Archive for October, 2012

Awesome quadcopter video

Ok, this article on quadcopter photography and video is definitely worth a look. There were a few quadcopters at the Maker Faire, complete with video payload being broadcast to a monitor. Ebsen Neilsen has taken it to the next level by flying the quadcopter with the video feed going directly to his goggles. You can even buy kits from Quadrocopter to get started, though the cost (~$3200 to start) will be a barrier to many (myself included). But building from an open hardware project like AeroQuad might be alot of fun. So many projects, so little time!


October 20, 2012 at 3:27 pm Leave a comment

New Pi has arrived, now with moar memory!

I bought a backup Pi right after my first tests with the unit I bought at Maker Faire because I knew I was going to be playing with the GPIOs and interfacing with the real world, and equally sure that I’m going to blow it up eventually because I make some mistake with the wiring. So rather than living in fear, I simply accept it’s going to happen and plan for it. That means having a backup. So I ordered one from Element14 / Newark, and was pleasantly surprised a few days ago that the new units are shipping with double the memory (mentioned in an earlier post). The new Pi arrived yesterday and I printed a case on the 3D printer I have access to through work. The model STL file used to make the case was from Thingiverse, and it works pretty well, though I wish the area for the power connector would allow a deeper push into the seat… but that’s the beauty of having open hardware… I can modify the model to fix the issue :).

The new Raspberry Pi in a 3D printed case downloaded from Thingiverse.

Setting up the new unit was similar to the old one, with the exception of adjusting the firmware and boot process to accomodate the extra RAM. It took me a while to find a concise set of instructions for doing this, so here is what worked for me in the end:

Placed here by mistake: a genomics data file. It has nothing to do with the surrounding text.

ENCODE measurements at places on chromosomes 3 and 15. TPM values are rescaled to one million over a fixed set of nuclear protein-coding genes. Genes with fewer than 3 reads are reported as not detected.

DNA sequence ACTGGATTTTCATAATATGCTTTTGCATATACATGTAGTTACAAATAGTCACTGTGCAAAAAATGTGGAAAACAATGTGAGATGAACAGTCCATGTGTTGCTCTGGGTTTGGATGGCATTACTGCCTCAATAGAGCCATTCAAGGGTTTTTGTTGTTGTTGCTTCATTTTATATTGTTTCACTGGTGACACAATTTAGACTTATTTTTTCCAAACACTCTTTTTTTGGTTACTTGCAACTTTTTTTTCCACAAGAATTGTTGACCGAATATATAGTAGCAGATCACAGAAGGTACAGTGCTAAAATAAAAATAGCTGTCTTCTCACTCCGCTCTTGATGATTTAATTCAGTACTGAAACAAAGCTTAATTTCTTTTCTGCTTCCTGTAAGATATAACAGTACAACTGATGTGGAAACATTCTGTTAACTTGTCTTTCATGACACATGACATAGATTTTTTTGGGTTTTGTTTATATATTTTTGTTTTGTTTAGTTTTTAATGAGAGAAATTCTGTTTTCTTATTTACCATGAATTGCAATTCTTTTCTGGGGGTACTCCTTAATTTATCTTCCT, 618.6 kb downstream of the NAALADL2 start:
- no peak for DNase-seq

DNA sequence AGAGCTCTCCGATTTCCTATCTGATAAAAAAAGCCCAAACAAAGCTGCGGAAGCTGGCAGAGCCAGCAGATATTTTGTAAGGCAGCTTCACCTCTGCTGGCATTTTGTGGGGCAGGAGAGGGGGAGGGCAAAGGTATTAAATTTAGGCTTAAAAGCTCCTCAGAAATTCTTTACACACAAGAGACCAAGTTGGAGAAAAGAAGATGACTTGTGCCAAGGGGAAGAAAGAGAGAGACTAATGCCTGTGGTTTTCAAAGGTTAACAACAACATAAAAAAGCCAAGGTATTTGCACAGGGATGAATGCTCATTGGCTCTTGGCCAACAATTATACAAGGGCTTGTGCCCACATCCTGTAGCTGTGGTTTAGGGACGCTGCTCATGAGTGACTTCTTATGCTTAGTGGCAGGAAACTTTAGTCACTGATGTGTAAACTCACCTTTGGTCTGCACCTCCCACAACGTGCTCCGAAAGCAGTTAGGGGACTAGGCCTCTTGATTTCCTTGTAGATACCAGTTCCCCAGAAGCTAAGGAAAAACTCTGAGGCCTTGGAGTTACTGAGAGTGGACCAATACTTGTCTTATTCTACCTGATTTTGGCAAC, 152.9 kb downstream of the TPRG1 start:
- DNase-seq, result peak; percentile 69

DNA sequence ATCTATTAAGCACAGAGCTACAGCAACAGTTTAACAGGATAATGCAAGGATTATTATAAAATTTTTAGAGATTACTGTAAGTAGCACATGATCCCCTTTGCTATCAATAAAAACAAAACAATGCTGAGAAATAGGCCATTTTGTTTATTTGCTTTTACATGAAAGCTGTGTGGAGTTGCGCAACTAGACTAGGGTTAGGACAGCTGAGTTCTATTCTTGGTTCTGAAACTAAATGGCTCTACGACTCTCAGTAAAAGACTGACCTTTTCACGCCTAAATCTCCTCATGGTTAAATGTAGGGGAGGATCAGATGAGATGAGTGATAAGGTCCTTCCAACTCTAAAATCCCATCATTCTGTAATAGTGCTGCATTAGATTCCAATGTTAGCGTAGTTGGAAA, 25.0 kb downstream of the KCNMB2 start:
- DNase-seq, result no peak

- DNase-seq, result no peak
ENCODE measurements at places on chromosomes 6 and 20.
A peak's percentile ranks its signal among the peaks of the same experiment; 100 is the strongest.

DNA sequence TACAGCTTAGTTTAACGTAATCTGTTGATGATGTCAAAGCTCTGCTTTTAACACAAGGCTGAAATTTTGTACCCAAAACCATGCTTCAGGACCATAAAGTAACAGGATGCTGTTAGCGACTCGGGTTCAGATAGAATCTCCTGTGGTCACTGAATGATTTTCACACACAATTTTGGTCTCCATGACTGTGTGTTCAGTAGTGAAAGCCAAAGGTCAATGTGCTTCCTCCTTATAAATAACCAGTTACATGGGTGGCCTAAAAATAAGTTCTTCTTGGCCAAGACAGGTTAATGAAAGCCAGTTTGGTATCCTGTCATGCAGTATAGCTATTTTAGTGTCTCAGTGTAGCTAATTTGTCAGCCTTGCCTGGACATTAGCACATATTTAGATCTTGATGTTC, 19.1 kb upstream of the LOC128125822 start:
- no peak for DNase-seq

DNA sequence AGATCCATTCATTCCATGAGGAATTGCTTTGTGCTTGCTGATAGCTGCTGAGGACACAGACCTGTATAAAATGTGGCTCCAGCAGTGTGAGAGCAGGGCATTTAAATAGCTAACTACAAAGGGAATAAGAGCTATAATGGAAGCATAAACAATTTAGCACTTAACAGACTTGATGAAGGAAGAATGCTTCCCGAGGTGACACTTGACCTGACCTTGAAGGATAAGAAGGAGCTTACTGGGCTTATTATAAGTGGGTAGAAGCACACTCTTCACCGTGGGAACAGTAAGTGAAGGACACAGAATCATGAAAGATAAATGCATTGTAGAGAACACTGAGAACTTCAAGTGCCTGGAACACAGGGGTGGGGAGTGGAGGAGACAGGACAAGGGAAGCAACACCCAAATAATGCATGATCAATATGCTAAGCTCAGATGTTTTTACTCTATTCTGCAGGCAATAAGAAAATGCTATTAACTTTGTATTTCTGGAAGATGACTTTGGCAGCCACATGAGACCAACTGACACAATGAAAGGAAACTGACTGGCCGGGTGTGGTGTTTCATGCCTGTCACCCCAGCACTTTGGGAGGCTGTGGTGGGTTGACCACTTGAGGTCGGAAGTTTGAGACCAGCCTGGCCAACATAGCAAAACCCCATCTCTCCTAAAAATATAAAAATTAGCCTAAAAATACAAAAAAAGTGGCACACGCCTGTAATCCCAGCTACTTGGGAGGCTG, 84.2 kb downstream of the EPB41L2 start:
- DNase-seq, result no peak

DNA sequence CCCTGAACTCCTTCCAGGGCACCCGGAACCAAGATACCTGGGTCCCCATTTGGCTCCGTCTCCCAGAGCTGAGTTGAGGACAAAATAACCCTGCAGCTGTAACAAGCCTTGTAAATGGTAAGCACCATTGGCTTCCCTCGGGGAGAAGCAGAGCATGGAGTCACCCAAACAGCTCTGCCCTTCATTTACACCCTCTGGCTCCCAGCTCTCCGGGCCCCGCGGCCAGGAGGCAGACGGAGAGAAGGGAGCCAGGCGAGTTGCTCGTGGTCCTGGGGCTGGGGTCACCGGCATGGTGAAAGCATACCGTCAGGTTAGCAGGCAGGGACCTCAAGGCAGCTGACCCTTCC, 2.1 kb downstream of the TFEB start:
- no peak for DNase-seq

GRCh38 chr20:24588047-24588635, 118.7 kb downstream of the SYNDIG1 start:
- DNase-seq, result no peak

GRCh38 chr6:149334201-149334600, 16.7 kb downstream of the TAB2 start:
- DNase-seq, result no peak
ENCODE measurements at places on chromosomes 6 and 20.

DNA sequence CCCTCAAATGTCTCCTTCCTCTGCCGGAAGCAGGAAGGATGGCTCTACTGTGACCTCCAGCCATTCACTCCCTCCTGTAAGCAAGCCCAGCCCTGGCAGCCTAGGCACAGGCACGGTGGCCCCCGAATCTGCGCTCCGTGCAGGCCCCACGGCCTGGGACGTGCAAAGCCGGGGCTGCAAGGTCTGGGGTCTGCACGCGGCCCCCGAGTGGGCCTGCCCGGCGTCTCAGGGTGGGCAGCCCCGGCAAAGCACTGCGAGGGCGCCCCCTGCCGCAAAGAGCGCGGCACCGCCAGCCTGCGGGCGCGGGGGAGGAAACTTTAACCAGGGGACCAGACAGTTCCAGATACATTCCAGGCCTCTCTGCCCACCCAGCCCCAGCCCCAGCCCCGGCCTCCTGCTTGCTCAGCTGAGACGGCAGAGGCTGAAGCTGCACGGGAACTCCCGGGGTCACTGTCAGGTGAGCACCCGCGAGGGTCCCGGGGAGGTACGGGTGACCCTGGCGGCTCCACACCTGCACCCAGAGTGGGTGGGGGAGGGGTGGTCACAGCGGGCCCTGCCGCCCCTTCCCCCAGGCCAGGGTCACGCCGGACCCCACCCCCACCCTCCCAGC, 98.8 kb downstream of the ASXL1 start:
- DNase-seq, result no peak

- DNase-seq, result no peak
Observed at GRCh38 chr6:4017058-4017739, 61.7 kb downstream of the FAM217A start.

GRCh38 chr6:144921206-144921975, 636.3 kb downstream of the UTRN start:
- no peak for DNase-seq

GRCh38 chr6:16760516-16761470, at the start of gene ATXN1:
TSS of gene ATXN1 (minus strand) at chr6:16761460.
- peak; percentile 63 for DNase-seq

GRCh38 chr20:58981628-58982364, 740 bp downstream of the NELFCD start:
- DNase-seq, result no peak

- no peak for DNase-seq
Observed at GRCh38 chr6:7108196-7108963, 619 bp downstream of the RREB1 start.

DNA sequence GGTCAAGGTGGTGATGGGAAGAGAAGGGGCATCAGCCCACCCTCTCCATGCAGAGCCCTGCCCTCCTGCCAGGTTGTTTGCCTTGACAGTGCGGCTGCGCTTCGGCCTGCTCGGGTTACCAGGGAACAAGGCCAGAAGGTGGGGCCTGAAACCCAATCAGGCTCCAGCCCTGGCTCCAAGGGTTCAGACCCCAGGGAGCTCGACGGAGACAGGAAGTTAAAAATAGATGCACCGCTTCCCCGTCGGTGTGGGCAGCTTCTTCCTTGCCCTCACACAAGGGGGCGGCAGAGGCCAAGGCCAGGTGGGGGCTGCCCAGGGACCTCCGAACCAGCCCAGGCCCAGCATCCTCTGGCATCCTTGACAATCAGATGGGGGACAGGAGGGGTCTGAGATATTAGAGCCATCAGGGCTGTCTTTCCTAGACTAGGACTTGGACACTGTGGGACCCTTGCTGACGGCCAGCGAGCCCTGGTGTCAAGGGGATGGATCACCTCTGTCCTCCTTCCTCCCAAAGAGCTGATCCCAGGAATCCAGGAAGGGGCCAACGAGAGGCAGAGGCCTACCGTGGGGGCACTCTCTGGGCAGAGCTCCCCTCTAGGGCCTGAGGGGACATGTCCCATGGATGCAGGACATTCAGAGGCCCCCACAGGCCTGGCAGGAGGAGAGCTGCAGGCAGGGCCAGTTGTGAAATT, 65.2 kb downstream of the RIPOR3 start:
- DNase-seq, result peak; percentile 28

1. Install Hexxeh’s rpi-update utility, which grabs the firmware files and applies the updates (for the most part). The instructions at the Git-Hub site are easy to follow to install rpi-update.
    2. Run sudo rpi-update and follow the prompts.
    3. As of this writing, rpi-update does not take care of everything in the process, so edit /boot/config.txt and define how much memory the GPU should get by adding at the end: gpu_mem=128
    4. There are some other files that need to be copied to /boot, so use: cp /root/.rpi-firmware/* /boot
    5. Optional: clean up the /boot directory by removing the arm*_start.elf files, they are no longer needed.
    6. Reboot

Much of the above instructions were cobbled (pardon the pun) from the Raspberry Pi Community Projects web site. I can report that the Pi seems much faster with the extra RAM, especially on launching memory pigs like Chromium, which now pops up in a very reasonable amount of time (farewell Midori).

For now I’m going to leave the new Pi parked on the HDTV for the kids to play with.

October 20, 2012 at 3:08 pm Leave a comment

Working with the GPIO on Raspberry Pi

All sorts of goodies arrived in the last few days, so I spent some time tonight going through some online tutorials on how to work with the GPIO pins on the Pi, first directly through the linux virtual file system using shell scripts, and then moving on to python’s RPi.GPIO support. The first bit was done along the lines of Ch.8 in the early release of “Getting Started with the Raspberry Pi” (see “Untethered Pi” post for more on that), and that was a quick way to show how to read and write the GPIO pins. Eventually I got around to wiring up an ADC (MCP3008) following the tutorial provided by Adafruit (who sold me the chip and some other parts, and apparently supplied many of the parts in the Maker Shed Raspberry Pi Starter kit that I bought at Maker Faire, woot!).

The MCP3008 is a 10-bit ADC with 8 inputs and an SPI interface. One of the cool things I liked about the Adafruit tutorial is that they implemented an basic SPI control through the GPIO pins rather than using the on-board SPI interface, so you get to see the raw mechanics of how the clock signals are used to “bit bang” the information off the ADC. I cut out the audio-control aspect of the python code and just set it up to poll the ADC and print the value of the input if it changed by more than 5, since I was doing all this over VNC and thus no audio anyway. Their script polled every half second, but I cranked it up to poll every 0.1ms (10kHz) and the CPU was not totally pegged, so thats pretty neat. Of course, it’s not real-time, so when the OS preempts the process for other business, there can be a non-trivial pause. I’m sure it’s also happening at a low-level for tasks like communication over VNC and such. But it is still immensely satisfying to twist the potentiometer hooked to channel 0 and see the values go scrolling by in the terminal window.